Andrew Stonehome, Johnny Payne, Jon Arthur Schmidt, Not A Moment Too Soon, Scott Warren, The Orange Goodness, The Shilohs, Wounded Birds
The autumn mailbag has brought a host of good things to my attention. There’s a bit of folk, straight up AM radio pop, some Americana and a solid blast of power pop. Let’s get sorting!
Andrew Stonehome’s self-titled debut album sounds like a loving homage to the soft rock sounds of the 1970s, whether leaning on the piano, acoustic guitar or some heavenly background vocals to set the scene. But occasionally he rocks out a bit more and the result is a pretty sweet poprock single in “Heartbreaker.” There’s something very Gilbert O’Sullivan meets the Bay City Rollers about this tune, with just a touch of glam. The song’s got swing and a strong sing-along quality. I can totally see the movie montage this tune is sound-tracking.
The Orange Goodness describe their sound as ‘groove-infused alt/indie music from Minneapolis’. There is definitely a hyper-kinetic and playful quality to the tunes on their new EP Flying Under the Radar of Chaos. The overall feel reminds me of The Happy Fits, with nod here and there to Queen or even Sparks. The track that has me hitting replay right now is “Settle Up Settle Down.” It’s a bit more subdued, but only compared to the rest of the EP. The vocals and instrumentation are in a kind of fine tension I haven’t heard since Nick Gilder was on the charts. The guitar work here is inventive and a bit hypnotic. Opening cut “Trust It’s Love” also demands attention with its unrelenting hooky percussive punch.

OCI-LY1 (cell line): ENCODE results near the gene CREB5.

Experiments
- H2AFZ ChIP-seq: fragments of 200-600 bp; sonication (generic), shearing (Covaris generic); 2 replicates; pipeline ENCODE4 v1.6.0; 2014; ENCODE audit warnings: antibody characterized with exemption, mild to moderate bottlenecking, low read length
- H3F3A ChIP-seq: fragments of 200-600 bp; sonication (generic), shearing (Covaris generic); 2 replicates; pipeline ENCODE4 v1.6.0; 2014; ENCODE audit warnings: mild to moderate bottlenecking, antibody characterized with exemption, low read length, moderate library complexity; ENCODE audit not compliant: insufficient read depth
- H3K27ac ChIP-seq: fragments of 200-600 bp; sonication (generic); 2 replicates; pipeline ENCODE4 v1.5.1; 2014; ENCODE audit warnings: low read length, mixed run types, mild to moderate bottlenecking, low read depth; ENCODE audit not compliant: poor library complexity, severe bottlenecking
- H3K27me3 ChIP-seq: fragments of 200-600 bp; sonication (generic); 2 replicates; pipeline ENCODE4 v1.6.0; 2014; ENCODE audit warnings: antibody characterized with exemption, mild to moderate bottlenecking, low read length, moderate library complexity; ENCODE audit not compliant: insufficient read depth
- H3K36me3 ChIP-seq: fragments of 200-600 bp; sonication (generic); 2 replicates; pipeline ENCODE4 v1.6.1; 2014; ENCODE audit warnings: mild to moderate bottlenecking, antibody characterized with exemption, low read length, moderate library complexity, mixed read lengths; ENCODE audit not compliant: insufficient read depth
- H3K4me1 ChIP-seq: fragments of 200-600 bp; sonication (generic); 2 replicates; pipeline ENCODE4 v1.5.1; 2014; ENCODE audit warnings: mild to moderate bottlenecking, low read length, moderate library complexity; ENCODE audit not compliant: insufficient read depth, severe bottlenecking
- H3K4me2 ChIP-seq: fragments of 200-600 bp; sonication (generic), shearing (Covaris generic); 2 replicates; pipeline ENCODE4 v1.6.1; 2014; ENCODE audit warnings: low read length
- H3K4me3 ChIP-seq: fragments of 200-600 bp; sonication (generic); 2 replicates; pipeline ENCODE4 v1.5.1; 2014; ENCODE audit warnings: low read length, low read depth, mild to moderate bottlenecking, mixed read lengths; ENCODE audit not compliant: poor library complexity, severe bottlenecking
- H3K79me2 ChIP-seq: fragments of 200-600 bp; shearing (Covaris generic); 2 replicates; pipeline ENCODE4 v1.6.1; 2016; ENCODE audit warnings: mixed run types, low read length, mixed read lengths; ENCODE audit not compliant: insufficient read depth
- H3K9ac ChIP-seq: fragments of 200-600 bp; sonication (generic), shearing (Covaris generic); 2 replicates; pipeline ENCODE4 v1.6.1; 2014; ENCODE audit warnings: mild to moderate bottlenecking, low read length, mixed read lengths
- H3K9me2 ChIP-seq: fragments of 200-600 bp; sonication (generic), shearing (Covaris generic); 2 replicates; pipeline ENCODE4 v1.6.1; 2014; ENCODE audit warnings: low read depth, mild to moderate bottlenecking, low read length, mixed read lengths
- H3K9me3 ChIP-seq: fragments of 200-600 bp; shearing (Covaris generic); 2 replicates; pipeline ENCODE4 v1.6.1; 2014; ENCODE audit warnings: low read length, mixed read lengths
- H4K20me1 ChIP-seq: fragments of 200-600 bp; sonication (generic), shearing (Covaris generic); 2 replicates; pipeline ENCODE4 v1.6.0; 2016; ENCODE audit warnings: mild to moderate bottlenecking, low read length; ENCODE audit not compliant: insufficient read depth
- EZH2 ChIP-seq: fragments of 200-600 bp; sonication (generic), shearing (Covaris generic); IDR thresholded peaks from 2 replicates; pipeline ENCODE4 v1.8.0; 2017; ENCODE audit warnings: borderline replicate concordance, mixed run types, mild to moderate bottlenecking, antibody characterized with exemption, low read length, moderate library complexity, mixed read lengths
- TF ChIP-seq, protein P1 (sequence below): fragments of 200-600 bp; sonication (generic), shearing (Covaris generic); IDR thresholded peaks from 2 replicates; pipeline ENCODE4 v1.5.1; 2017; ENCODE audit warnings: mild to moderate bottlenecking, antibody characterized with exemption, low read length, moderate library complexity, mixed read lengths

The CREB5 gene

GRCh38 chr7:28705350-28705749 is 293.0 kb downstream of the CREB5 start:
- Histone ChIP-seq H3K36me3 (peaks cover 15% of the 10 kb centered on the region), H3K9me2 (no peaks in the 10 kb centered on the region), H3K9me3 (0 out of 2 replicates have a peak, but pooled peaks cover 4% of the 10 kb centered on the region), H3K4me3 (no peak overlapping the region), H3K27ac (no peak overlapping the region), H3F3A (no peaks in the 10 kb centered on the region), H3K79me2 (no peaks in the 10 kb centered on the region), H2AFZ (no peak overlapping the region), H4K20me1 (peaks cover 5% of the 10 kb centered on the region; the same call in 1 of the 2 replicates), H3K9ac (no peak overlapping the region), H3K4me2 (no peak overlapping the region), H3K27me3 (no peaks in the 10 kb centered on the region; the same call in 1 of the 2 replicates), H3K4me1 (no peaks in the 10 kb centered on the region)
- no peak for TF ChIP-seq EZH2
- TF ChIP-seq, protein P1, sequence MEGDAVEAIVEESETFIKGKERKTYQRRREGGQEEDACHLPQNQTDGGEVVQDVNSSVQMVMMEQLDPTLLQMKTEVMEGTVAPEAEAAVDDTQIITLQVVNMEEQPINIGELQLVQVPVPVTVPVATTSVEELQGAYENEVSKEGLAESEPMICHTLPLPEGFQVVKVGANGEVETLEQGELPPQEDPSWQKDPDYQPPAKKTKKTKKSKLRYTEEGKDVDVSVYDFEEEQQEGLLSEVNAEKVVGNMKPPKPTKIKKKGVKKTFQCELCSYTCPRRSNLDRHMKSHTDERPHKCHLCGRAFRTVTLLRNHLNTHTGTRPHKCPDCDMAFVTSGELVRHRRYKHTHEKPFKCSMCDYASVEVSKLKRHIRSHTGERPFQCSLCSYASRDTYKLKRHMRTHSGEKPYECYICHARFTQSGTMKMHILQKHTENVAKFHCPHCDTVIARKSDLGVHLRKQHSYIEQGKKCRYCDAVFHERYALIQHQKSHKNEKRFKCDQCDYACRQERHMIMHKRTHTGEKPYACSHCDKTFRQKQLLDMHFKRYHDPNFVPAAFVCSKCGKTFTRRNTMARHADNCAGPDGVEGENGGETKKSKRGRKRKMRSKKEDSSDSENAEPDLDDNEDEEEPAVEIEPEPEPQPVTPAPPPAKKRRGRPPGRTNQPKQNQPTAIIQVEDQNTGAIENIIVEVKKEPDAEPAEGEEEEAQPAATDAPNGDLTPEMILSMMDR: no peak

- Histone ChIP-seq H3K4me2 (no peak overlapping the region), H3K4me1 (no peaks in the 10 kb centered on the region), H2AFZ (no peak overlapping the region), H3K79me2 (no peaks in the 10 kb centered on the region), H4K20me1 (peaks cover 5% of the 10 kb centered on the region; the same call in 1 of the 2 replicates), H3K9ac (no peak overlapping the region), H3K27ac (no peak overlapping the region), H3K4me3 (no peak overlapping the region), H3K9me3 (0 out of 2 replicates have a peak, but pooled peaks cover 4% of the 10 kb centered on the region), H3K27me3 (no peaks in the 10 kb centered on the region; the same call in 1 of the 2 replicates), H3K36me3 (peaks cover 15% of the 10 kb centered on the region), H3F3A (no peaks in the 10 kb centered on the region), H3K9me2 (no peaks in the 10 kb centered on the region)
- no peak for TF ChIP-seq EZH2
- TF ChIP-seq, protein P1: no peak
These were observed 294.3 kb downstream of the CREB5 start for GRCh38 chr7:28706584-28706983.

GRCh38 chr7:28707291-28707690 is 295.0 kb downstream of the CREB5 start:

The man in the one-man-band Not a Moment Too Soon is a political scientist. The writer of this blog is a political scientist. Coincidence? Well I’m here to say we are not some kind of secret brotherhood – NMTS got into this post entirely on his poprock merit. But, hey, I can’t deny his day job certainly caught my attention. I mean, with song titles like “Helmut Kohl and Mitterand,” “The Second Amendment and All That Jazz,” and “Love, Market and Morality” my two great interests (music and politics) are clearly in attendance here. As NMTS’s Pierre Englebert confesses in his liner notes, “I can’t help it, being a political scientist.’ Now if you’re not into politics, don’t worry, because Englebert knows his way around a tune, cast in a variety of styles. Over the course of three albums released since the beginning of 2020 he’s consistently turned out some lovely hooks. The latest is Wait, What?, an album that is constantly shifting between silly and serious, from the tender to the tendentious. Stand out tracks for me include the loping hook monster “In the Zoom Breakout Room” and the extremely brief but still delightful “Long Story Short.” “Virgin No More” is also a striking piano ballad instrumental. There are clearly many influences behind the album but the nods to Queen are clear and I’d add the Alan Parsons Projects at times. From previous releases, check out the ELO-ish “Self-Pity Party” and the sweet “When Carson Palmer Lived With Us” from Well.